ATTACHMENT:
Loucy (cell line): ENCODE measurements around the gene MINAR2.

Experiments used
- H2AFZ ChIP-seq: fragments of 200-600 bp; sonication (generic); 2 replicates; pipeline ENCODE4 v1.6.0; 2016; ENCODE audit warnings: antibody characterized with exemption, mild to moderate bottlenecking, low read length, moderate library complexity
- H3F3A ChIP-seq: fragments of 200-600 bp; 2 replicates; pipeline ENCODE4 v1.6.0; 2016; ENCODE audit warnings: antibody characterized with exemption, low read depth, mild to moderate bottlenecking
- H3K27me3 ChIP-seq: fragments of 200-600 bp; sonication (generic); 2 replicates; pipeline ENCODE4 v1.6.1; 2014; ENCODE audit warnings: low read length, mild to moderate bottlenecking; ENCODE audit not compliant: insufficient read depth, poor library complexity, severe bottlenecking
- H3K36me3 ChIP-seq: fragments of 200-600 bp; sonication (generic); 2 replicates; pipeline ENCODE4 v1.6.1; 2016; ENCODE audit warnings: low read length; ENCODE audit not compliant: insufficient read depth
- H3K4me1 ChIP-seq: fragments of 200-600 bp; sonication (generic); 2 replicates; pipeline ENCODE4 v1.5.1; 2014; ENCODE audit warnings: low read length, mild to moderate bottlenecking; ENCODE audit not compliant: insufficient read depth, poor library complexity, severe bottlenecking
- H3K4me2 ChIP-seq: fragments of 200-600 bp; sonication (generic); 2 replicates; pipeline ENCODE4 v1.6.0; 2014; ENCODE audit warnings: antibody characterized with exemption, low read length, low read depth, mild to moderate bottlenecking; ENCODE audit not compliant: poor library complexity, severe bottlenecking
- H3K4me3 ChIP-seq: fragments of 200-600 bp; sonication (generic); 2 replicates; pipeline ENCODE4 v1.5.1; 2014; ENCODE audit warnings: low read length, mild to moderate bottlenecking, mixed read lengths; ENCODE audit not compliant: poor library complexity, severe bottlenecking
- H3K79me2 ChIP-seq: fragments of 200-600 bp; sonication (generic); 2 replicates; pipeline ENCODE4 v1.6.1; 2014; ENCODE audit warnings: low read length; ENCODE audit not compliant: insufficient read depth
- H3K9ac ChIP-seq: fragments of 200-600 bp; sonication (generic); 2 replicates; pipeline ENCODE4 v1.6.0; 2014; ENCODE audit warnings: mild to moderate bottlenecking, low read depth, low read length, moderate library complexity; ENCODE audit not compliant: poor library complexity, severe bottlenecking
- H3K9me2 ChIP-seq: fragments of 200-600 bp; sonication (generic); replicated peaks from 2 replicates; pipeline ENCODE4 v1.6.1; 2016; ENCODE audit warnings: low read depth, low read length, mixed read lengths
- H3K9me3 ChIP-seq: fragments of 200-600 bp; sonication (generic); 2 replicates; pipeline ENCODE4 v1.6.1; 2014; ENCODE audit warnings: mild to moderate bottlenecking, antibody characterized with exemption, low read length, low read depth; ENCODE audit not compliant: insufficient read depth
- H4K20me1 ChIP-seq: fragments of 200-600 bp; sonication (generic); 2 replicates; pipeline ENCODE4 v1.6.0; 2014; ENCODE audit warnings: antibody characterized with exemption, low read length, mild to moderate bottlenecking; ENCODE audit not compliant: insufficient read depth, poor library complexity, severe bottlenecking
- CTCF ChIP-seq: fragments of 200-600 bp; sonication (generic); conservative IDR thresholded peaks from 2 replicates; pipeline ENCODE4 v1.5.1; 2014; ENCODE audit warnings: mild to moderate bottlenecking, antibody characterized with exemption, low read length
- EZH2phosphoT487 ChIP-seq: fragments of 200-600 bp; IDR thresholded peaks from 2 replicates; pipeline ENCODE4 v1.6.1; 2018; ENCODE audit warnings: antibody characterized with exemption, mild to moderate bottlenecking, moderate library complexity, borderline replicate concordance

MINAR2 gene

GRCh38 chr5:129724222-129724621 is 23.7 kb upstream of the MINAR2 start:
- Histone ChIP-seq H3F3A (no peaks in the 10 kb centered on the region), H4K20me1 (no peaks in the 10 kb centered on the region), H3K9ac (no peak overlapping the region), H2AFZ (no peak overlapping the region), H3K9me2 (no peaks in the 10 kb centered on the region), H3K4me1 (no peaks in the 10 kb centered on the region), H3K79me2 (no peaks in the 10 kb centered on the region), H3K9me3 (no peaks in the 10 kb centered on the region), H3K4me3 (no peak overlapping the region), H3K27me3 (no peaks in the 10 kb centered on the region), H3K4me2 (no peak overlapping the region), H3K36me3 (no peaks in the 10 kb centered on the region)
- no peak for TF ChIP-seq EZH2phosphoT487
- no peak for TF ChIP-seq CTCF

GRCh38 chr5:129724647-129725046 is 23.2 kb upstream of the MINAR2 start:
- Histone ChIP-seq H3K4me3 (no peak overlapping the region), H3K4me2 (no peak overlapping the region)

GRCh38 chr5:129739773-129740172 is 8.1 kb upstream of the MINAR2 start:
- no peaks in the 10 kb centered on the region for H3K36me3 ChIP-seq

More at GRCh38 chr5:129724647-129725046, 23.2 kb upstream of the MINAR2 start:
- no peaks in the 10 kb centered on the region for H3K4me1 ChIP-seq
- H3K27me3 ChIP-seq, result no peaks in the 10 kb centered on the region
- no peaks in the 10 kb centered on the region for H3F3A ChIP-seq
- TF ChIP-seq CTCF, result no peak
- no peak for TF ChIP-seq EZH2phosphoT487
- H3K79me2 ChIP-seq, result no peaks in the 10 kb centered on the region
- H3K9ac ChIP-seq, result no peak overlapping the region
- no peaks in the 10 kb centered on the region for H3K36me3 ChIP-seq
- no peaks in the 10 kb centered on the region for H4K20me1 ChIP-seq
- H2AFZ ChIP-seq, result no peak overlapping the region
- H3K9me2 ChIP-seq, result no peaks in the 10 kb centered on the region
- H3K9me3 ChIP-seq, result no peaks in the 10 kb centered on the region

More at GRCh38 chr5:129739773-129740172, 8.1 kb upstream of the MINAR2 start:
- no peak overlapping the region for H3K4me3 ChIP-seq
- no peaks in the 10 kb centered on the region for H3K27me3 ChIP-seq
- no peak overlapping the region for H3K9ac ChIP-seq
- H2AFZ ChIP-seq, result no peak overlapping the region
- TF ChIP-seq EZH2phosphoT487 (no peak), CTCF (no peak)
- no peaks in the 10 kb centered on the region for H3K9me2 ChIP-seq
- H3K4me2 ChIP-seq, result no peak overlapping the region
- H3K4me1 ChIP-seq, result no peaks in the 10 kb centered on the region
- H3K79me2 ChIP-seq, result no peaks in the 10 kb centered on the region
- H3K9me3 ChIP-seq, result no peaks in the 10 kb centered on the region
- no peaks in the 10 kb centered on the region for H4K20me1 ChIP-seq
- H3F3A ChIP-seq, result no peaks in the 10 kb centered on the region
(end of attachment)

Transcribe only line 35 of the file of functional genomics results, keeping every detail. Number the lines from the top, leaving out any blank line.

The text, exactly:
- no peaks in the 10 kb centered on the region for H4K20me1 ChIP-seq